This is not your ordinary rewards program, it’s Google’s way of paying it forward… to hackers. After celebrating the one year anniversary of its unique initiative this past November — in which the coding-inclined are compensated for exposing critical flaws across its suite of web services — the folks over at Mountain View have updated the program’s policies with a bigger chunk of cash. Previously, the search giant had set a max payout of $3,133.7 for any discovered vulnerabilities (a bizarre sum, we know), but that cap has now seen an increase up to $20,000 depending on the severity of the reported bug. For a company with billion dollar coffers, the move appears to be none other than a good faith investment in the security research community. But if you lean a bit closer to the paranoiac line, it could also be viewed as a countermeasure to other, higher-paying firms with less than honorable intentions. Whether your rose-colored glasses are on or off, it’s still nice work if you can get paid for it. And who knows? You might even make it to the Security Hall of Fame.
Well, it looks like Microsoft is taking those warnings about WebGL pretty seriously. The company has decided not to support the web-based 3D standard because it wouldn’t be able to pass security muster. Highest on the list of concerns is that WebGL opens up a direct line from the internet to a system’s GPU. To make matters worse, holes and bugs may crop up that are platform or video card specific, turning attempts to plug holes in its defense into a game of whack-a-mole — with many players of varying reliability. Lastly Microsoft, like security firm Context, has found current solutions for protecting against DoS attacks rather unsatisfying. Lack of support in Internet Explorer won’t necessarily kill WebGL and, as it matures, Microsoft may change its tune — but it’s still a pretty big blow for all us of hoping the next edition of Crysiswould be browser-based.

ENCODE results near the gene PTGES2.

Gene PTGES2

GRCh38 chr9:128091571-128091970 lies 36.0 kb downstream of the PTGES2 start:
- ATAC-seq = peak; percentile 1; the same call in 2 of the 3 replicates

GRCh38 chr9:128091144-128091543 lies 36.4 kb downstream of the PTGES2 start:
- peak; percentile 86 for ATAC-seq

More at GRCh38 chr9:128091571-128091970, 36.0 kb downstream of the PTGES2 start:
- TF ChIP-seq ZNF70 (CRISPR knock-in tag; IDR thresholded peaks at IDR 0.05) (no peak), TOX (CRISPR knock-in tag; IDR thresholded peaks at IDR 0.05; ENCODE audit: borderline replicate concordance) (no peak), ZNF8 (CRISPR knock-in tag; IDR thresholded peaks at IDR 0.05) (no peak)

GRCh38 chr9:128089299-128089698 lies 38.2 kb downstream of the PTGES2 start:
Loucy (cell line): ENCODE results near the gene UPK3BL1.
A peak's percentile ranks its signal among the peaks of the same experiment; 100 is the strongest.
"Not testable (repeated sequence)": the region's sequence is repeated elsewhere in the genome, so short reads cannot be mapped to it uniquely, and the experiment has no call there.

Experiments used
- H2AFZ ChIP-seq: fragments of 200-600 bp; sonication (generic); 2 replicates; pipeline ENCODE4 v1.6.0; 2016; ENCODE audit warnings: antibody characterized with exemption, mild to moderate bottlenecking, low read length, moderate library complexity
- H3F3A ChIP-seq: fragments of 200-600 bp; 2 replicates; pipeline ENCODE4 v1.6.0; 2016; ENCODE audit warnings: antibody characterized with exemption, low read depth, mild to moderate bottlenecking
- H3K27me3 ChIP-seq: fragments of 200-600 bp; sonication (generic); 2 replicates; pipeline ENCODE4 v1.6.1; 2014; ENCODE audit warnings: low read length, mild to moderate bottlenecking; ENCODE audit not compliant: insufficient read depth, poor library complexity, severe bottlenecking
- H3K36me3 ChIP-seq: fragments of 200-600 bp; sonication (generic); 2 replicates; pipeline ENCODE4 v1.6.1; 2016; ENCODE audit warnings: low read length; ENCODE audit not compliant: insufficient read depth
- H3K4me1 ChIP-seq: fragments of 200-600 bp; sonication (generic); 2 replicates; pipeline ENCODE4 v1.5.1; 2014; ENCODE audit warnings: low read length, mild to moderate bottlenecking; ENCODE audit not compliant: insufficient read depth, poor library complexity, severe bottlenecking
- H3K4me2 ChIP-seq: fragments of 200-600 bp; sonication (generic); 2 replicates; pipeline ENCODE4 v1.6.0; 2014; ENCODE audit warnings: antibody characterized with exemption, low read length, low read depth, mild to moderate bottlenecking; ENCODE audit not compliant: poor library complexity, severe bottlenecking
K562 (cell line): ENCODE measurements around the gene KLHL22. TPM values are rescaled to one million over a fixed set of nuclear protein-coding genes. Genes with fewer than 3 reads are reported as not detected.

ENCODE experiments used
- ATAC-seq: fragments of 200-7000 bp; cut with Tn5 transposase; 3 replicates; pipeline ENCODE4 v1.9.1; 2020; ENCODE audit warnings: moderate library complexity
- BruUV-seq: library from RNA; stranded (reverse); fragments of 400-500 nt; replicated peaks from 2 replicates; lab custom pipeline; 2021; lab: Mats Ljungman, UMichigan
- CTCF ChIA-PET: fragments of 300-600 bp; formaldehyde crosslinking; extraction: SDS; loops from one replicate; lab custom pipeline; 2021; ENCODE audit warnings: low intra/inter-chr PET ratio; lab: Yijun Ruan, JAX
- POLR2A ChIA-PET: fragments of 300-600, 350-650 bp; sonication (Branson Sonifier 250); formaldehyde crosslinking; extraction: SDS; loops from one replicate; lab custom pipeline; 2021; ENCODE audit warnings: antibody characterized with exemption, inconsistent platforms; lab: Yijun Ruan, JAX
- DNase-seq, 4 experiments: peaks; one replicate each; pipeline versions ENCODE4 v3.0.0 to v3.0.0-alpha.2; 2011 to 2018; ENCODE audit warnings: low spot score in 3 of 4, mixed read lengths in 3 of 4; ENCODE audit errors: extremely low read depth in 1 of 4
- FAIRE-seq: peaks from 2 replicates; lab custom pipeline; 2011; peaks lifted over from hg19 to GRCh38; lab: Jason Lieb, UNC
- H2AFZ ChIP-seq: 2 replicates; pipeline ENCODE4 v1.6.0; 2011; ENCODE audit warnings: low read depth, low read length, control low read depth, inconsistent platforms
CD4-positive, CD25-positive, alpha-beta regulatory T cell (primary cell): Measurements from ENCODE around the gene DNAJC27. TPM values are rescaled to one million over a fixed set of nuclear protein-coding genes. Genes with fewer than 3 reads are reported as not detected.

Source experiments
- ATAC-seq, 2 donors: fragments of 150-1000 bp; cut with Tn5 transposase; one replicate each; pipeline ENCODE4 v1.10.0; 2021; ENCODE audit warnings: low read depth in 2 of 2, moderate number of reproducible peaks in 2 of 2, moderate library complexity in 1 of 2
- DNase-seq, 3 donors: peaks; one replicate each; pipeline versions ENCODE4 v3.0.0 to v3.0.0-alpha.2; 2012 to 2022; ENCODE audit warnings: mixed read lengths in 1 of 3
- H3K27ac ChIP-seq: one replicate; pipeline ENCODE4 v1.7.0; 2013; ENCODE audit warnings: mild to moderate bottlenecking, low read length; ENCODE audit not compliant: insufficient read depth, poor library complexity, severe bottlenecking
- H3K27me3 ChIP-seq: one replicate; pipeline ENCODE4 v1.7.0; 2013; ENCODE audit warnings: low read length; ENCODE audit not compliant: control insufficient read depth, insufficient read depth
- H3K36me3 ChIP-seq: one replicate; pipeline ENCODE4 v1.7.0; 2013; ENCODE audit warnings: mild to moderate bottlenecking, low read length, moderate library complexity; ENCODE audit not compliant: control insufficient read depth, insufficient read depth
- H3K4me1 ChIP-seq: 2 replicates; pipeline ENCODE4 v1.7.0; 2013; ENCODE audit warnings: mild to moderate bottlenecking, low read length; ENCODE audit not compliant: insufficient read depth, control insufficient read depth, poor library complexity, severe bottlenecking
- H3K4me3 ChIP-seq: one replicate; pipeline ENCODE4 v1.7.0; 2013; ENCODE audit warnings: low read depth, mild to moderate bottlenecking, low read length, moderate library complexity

Google spent a lot of time yesterday talking up WebGL, but UK security firm Context seems to think users should disable the feature because it poses a serious security threat, and the US Computer Emergency Readiness Team (CERT) is encouraging people to heed that advice. According to Context, a malicious site could pass code directly to a computer’s GPU and trigger a denial of service attack or simply crash the machine. Ne’er-do-wells could also use WebGL and the Canvas element to pull image data from another domain, which could then be used as part of a more elaborate attack. Khronos, the group that organizes the standard, responded by pointing out that there is an extension available to graphics card manufacturers that can detect and protect against DoS attacks, but it did little to satisfy Context — the firm argues that inherent flaws in the design of WebGL make it very difficult to secure.
Now, we’re far from experts on the intricacies of low-level hardware security but, for the moment at least, there seems to be little reason for the average user to panic. There’s even a good chance that you’re not vulnerable at all since WebGL won’t run on many Intel and ATI graphics chips (you can check by clicking here). If you’re inclined to err on the side of caution you can find instructions for disabling WebGL at the more coverage link — but come on, living on the cutting edge wouldn’t be anywhere near as fun if it didn’t involve a bit of danger.